Skip to main content
Berlin's official travel website

Review of the Berlinale 2023

And the Golden Bear goes to ...

In the cinema
In the cinema © Getty Images, Foto: David Saium/EyeEm

The festival is over. For ten days, the film world looked to Berlin. The Berlinale lived up to its reputation as a political festival, at the same time spreading glitz and glamour and, above all, achieving the most important thing of all: people flocked to the cinemas again, talked about films and realised how important the shared experience of watching films on the big screen is. And so the first post-Corona Berlinale probably achieved its most important goal.

There were small obstacles, for example, the absence of the Berlinale queue and the decentralisation of the festival simply meant that there was no place for exchange. Perhaps next year a place could be created somewhere where everyone could meet and talk about films, with sofa groups divided up by film or section.

But that didn't dampen the mood, the halls were well filled. And - this is probably the most important thing - there were many great films to see, new voices, new faces to discover. Not only the Competition, especially the other sections, offered a lot of excitement.

My favourites:

My favourite in the competition and in the whole festival was Past Lives, a tender touching film that resonates for a long time. It is not a beautiful love story, but also a reflection on love and life. It was one of the audience favourites, but unfortunately did not win a bear.

Le grand Chariot was a beautiful film, perhaps not the most exciting and innovative, but very charming.

The most visually exciting opening was without doubt L'ultimo notte di Amore with its night flight over Milan. The film can't quite keep it up, but the scene was terrific.

And the most haunting acting performance for me was that of Lucas Ferro in Desperté con un sueño, who portrays his Felipe with incredible intensity. Especially the casting scenes, in which he plays himself twice, so to speak, are of a force that you would hardly believe a child actor to have. Truly a discovery.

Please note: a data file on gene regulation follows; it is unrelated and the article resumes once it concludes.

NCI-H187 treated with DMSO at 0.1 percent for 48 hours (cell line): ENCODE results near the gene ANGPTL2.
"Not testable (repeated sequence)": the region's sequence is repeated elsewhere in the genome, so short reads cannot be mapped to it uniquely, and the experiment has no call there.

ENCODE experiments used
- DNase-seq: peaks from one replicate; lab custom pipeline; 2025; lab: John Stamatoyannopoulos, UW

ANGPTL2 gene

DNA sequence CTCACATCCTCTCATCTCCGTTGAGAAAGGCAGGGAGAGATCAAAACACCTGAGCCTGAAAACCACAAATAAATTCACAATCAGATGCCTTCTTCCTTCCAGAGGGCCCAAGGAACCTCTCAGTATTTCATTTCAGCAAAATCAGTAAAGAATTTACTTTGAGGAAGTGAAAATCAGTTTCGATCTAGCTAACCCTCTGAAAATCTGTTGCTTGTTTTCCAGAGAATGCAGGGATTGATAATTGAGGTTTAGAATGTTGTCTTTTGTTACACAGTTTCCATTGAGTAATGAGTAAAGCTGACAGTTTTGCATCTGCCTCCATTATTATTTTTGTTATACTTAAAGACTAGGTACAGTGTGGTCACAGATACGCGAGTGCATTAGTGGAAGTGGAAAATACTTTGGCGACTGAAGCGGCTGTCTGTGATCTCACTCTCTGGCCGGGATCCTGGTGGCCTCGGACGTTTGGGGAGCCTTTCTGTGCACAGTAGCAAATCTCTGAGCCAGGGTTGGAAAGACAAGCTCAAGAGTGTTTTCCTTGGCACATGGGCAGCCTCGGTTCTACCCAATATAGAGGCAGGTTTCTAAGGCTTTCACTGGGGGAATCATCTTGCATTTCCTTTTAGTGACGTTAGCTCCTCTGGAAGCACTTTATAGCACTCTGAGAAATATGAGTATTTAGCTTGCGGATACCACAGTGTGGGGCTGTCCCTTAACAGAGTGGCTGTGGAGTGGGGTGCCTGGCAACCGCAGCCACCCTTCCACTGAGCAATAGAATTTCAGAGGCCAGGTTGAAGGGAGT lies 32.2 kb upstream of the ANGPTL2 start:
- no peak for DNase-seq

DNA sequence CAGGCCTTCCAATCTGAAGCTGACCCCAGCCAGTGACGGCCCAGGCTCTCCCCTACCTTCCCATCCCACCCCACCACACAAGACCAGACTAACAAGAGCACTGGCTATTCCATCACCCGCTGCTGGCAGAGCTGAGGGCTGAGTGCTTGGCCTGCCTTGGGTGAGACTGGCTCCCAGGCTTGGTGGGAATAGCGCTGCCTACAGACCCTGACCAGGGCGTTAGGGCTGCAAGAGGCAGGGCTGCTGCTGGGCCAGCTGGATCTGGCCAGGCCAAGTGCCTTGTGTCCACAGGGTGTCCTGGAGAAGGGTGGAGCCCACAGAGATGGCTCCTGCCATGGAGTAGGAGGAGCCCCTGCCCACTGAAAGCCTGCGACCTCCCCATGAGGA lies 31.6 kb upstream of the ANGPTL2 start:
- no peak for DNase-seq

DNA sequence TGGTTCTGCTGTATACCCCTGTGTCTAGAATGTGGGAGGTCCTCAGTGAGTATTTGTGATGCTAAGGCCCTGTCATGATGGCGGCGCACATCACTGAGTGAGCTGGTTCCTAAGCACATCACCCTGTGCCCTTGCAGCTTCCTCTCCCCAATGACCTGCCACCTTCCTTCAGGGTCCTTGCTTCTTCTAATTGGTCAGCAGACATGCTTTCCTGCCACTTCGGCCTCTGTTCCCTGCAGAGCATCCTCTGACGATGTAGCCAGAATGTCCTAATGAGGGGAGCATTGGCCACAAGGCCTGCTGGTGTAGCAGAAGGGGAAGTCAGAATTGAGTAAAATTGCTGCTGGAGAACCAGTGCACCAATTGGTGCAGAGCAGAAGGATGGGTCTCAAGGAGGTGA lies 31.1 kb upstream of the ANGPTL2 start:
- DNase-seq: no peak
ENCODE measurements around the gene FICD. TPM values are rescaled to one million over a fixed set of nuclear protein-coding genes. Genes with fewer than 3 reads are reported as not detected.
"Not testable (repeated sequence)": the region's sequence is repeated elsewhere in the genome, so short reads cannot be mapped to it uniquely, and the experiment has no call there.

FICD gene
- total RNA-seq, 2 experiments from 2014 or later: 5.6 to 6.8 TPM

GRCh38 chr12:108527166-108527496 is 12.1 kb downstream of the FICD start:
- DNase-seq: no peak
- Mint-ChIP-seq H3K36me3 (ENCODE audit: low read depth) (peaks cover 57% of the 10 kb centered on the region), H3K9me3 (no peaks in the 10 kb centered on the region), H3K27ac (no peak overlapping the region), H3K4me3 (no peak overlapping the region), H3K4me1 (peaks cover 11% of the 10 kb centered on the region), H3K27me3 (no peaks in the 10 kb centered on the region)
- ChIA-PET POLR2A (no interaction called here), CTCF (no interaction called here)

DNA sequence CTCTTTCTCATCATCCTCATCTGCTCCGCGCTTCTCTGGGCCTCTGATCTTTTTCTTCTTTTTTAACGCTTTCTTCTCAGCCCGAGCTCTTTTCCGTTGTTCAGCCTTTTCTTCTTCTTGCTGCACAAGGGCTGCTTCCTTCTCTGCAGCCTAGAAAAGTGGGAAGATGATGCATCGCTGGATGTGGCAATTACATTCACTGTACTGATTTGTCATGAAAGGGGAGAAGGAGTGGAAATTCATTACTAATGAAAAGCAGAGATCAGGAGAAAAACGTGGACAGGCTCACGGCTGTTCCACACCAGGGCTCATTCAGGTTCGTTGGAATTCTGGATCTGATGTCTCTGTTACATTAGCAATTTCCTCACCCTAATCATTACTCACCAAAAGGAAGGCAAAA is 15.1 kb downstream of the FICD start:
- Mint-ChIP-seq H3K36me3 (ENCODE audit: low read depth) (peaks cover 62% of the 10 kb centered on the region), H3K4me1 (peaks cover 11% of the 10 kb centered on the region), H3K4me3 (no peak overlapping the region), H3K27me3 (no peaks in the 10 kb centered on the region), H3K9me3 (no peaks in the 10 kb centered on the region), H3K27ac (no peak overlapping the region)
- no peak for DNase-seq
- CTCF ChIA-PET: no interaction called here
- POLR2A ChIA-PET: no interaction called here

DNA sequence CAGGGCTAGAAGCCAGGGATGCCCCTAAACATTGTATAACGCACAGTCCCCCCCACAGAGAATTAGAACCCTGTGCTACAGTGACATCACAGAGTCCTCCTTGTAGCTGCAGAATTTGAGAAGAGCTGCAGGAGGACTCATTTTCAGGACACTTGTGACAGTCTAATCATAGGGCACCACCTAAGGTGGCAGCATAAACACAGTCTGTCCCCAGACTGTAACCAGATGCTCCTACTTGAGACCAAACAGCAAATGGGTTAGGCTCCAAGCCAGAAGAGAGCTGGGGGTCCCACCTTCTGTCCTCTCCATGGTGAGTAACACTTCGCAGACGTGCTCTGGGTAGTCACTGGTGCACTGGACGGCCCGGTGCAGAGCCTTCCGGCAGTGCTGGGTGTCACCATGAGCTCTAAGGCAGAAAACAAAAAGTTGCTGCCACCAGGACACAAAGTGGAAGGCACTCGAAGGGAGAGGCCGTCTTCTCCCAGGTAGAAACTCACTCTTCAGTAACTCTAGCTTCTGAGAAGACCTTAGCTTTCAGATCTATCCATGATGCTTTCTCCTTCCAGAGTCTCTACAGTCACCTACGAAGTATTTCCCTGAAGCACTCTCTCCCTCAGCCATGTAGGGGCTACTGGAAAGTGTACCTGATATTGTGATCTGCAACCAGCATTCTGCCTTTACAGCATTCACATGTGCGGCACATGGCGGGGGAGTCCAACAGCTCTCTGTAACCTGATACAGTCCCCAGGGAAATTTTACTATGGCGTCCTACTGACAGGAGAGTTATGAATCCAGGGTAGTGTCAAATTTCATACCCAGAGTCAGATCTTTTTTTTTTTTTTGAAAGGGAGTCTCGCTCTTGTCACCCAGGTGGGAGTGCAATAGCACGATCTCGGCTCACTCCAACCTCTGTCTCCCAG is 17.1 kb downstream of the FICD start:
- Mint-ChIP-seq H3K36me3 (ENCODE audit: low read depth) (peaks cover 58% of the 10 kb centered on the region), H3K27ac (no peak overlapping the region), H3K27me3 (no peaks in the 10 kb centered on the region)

The magical Berlinale moment:

And there was one of those Berlinale moments that will be forever etched in one's memory: When the audience celebrated Steven Spielberg with standing ovations that lasted for minutes and he received his Golden Bear visibly moved. And everyone was united in their love of film and their belief in the magic of cinema.

There were also a few disappointments:

Of course, there were also some disappointments: Neither Perpetrators by Jennifer Reeder nor the film about Ingeborg Bachmann were convincing. Ming On was a witless spectacle without a spark of what once made the great Hong Kong films, and Menodrome, too, really had no business being in the competition.

Exuberant mood at the films of Generation

Many films in the Generation section, which told stories of children and young people from all over the world, were also particularly beautiful. And with Disco Queen, the Scandinavian filmmakers proved once again that it is always worth watching their films in this section.

On Sunday the festival ended with the Audience Day, when the cinemas filled up again - and a huge queue formed in front of the Berlinale Palast.

There was also the opportunity to see the winners of the Berlin Audience Awards and thus the audience's favourites.

And then the fanfare sounded for the very last time and the bear lit up in the rain of stars - and then they were over, the 73rd Berlin International Film Festival.

See you all again in February 2024 - at the next Berlinale.